Harris County Judge Lina Hidalgo Lowers Covid Threat Level From Red To Orange, But Is Anyone Listening?

Submitted by News Desk on

Judge Lina Hidalgo has lowered Harris County’s Covid-19 threat level from Red (the most extreme) to Orange (Significant).  Against public pressure Hidalgo kept the county, where Houston is located, at the “severe” level long past what many critics have said was realistic.  “Keeping it so high just made people to stop paying attention to it, less and less people paid attention and instead ignored it.  Her decision to keep the threat level so high actually gave people covid fatigue,” says Amy Diaz, small business owner in Houston.  Despite keeping the threat level at Red, Harris County residents largely ignored it as evidenced in the number of people in stores, traffic and daily life returning to normal.  

At Orange, the county guidelines say the threat is significant and that unvaccinated people should minimize all contact to others, avoid medium and large gatherings and continue to wear masks and social distance.  This threat level guidance goes almost directly against some new CDC guidelines and Texas guidelines causing some confusion among residents of America’s fourth largest city.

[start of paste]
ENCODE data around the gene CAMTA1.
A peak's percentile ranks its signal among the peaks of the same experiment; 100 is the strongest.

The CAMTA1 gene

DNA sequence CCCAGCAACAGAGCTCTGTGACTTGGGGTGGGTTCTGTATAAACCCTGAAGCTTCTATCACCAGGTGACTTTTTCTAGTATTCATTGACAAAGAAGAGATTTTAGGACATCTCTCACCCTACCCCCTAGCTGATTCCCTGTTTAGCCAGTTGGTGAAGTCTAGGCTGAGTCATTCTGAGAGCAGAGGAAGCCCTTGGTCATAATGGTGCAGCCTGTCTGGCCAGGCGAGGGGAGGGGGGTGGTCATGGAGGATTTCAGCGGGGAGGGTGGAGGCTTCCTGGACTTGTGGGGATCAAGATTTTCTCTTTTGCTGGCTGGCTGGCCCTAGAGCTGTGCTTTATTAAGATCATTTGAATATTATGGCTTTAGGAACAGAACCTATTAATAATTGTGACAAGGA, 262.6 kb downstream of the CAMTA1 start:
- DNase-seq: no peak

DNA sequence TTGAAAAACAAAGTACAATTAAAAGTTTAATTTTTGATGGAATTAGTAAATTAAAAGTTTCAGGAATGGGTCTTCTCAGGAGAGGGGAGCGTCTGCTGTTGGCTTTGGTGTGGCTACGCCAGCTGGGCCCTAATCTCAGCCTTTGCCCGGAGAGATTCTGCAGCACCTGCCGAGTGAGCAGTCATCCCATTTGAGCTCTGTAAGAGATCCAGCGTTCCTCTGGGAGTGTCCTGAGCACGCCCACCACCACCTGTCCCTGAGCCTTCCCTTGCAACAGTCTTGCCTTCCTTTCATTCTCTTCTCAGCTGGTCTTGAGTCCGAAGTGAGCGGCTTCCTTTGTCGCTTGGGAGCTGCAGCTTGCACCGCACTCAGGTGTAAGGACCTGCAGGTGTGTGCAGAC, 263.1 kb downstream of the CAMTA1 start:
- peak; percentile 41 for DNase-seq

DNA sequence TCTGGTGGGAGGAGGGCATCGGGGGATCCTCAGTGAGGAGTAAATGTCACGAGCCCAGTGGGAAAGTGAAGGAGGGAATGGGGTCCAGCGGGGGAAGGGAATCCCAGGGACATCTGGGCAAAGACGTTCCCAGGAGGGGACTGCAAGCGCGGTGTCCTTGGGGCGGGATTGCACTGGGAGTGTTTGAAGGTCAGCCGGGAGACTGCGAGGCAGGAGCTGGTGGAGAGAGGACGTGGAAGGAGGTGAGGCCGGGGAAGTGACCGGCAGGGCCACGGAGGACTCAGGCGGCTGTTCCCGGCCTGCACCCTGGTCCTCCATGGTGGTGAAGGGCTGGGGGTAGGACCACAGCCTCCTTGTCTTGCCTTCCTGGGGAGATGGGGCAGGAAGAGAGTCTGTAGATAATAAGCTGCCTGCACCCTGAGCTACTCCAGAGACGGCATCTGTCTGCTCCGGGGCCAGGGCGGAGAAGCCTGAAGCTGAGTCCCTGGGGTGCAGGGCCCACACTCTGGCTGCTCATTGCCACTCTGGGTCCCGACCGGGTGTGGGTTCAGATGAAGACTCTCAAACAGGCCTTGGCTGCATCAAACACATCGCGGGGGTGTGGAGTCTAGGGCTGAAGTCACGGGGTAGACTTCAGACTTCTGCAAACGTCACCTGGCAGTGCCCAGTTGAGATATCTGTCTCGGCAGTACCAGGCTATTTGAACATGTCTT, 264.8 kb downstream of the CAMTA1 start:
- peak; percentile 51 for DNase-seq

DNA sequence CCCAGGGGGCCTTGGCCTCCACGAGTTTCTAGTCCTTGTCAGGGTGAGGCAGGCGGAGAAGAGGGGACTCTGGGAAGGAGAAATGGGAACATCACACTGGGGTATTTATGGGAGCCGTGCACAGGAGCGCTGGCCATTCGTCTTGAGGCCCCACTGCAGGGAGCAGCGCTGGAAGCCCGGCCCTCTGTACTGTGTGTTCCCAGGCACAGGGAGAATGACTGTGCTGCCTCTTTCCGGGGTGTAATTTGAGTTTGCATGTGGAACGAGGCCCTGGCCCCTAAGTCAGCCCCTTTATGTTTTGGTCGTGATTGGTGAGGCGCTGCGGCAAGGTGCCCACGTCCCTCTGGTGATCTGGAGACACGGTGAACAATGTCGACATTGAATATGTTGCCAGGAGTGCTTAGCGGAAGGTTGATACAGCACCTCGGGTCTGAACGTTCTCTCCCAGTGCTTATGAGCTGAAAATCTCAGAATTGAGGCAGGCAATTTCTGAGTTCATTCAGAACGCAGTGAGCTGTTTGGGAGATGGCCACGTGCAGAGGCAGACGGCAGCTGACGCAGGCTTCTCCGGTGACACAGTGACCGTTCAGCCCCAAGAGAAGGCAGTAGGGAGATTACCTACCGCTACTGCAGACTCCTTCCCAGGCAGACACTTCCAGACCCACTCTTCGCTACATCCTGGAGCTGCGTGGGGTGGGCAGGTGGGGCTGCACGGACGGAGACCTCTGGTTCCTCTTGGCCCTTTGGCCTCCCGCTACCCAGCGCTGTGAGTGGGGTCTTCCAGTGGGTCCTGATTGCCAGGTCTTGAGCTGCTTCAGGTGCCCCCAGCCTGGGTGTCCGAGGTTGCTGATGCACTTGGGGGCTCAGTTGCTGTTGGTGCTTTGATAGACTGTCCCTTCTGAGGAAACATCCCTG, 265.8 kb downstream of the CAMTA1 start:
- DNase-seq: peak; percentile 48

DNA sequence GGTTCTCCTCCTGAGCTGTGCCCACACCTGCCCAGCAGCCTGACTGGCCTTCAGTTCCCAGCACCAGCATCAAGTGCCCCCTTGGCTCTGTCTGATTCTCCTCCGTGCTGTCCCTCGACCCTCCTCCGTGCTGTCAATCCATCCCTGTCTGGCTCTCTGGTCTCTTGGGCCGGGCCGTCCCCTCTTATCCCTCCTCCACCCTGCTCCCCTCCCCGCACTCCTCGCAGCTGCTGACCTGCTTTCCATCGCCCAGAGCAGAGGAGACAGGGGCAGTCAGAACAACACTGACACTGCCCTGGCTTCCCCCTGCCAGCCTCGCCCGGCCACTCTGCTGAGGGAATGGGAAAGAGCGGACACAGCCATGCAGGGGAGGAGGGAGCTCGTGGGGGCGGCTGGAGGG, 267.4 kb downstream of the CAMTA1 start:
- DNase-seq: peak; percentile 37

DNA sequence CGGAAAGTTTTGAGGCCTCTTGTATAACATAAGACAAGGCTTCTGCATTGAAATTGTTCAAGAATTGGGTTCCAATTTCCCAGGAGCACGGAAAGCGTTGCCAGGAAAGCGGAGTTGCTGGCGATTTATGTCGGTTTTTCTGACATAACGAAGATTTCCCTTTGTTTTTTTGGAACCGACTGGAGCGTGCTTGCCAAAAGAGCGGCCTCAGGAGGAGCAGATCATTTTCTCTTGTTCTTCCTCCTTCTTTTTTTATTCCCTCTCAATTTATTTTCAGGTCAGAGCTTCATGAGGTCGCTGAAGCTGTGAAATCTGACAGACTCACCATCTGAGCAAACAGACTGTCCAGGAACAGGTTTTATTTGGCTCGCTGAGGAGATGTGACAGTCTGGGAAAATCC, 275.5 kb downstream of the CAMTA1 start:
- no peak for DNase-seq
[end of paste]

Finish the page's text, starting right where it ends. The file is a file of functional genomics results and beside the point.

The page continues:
Harris County was one of the first areas to start large mass vaccinations, with Harris County setting up a massive drive thru vaccine complex at NRG park.  Hidalgo was key in getting the vaccination operation working on such a large scale according to local officials.

“I’m really concerned about Covid, I’ve always wore my mask, but I never really stopped going out, I mean I have to live still.  There isn’t any magical coffer of money, and county leaders and medical people keep giving advice that’s just not workable for many average people,” says Shelly Duval of Cypress.

“She’s a scare-monger says Adam Bennet who lives in River Oaks.  She loves to raise the alarm so high for so long that we all just stopped listening.”

“I think it’s good that she has kept the threat level at Red, Covid is still a serious problem, maybe not so much in Texas, or at least not as bad as other areas, but it’s still there, people just stopped thinking about it,” says Jenny Richardson of Spring.